Despite her interest in doing special effects make up, Boni does not remember exactly when she got the inspiration to join Ethiopian cinema as a special effects makeup artist. “I think in the process of teaching myself, I became more interested in special effects makeup,” Boni reckoned. As with almost everything worthwhile in life, her journey has set her on a collision path with some hardship. One of the challenges she is facing is absence of enough materials in the market to practice and advance her craft. As a coping mechanism, she substitutes the missing materials by homemade equipment and substances like flour, Vaseline, lipstick and the like. “I recently wanted to do some special effects makeup but I couldn’t find the necessary materials at cosmetic shops. Most of the sales people didn’t actually know about the materials, let alone have them in their shops. Only few professional makeup artists know about the makeups required to do bruises, wounds and scars. “This is the biggest challenge I’m currently facing. But this wouldn’t stop me. As I can’t get scar wax, I’m trying to use wheat flour and Vaseline to do scars,” Boni explained.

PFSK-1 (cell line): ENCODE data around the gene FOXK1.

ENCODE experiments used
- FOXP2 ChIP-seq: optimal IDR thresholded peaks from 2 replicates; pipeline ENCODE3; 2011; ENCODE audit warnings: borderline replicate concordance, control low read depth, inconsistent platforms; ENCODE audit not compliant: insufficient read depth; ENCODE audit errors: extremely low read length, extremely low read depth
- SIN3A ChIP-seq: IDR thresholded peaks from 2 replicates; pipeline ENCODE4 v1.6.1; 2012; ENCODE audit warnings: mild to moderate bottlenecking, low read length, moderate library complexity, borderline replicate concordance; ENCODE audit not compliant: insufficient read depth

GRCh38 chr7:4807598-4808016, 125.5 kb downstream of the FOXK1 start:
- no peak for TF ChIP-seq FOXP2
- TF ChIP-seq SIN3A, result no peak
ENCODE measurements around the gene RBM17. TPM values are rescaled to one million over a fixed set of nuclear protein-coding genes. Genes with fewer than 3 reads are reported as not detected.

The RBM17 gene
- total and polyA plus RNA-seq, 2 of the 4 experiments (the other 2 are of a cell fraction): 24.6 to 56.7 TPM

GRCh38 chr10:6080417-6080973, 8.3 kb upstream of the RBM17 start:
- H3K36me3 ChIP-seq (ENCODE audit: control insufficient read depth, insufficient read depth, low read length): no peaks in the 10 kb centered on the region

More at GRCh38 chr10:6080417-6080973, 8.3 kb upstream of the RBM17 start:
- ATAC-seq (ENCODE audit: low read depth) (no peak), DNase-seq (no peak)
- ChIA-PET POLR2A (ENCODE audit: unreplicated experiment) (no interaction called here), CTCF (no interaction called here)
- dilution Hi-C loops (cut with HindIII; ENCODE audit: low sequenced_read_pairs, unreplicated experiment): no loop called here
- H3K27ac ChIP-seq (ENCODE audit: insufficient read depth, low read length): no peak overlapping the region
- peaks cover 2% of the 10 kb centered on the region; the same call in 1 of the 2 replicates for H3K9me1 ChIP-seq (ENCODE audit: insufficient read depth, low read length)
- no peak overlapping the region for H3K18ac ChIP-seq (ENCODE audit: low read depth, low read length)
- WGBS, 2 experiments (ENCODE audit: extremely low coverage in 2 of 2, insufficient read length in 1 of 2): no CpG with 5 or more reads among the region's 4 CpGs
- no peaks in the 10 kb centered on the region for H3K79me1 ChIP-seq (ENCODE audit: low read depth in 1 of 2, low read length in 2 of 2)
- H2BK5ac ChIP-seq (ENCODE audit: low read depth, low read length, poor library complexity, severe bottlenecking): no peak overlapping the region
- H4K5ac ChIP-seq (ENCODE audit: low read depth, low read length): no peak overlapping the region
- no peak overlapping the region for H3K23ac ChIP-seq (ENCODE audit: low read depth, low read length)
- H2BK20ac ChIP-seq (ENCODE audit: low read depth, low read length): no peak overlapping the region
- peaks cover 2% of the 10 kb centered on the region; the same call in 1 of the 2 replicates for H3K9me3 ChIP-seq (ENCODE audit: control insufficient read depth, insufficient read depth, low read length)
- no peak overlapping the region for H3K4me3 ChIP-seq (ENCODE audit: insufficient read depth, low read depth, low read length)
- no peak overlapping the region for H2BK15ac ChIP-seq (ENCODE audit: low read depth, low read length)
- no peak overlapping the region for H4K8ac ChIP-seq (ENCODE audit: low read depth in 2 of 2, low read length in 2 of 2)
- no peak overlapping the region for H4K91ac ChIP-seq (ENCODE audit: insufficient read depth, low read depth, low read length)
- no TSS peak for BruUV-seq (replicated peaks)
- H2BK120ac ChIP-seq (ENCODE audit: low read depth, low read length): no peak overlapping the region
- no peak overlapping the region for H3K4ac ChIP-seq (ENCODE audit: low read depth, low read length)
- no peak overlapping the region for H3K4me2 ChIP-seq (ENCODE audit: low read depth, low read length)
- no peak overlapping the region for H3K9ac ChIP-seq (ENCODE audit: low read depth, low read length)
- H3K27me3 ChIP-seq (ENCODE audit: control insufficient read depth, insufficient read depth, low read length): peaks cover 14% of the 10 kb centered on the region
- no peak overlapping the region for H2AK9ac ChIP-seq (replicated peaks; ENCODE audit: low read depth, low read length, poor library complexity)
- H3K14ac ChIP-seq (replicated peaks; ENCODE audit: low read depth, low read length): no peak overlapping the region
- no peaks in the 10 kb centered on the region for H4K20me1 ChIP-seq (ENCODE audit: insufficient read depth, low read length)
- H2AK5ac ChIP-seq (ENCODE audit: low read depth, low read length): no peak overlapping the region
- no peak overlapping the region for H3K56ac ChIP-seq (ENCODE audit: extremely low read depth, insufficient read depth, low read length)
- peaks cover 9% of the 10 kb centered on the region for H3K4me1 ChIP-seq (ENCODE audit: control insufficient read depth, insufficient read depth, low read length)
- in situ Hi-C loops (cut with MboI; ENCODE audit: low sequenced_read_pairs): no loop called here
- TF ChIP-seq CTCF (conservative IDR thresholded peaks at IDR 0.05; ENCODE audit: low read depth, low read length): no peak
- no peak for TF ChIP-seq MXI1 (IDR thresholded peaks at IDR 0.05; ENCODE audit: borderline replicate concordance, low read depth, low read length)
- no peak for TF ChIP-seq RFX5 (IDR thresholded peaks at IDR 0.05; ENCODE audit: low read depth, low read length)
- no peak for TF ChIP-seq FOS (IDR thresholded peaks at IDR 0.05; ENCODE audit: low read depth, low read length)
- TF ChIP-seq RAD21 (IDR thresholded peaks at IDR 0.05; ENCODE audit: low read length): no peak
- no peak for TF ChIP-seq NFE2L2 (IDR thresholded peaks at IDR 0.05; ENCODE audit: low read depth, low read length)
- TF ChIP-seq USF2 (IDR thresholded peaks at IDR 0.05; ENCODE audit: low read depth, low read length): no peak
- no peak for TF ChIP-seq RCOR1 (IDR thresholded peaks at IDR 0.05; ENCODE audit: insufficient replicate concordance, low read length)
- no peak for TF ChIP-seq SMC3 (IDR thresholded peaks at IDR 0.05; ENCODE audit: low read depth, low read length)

Bethlehem Abebe is another special effects makeup artist. An architect by profession, Bethlehem worked as a set designer in a production company. Besides her responsibilities as a set designer, she also does regular makeup and special effects makeup. With the advent of the Coronavirus pandemic in Ethiopia, Bethlehem has been forced to stay home. “I had plans to do special effects makeup before the pandemic and staying at home has given me more time to concentrate and focus on the craft,” remarked Bethlehem. Bethlehem has done amazing work during her stay at home. She has done characters like Gollum from the Lord of the rings, Maleficent, and Jack Sparrow from Pirates of the Caribbean. For the time being, Bethlehem is focusing on Hollywood characters. “As I couldn’t find a character with special effects or prosthetic makeup in Ethiopian films, I’m forced to focus on Hollywood characters. But in the future, I have a plan to create Ethiopian characters with unique features,” stated Bethlehem.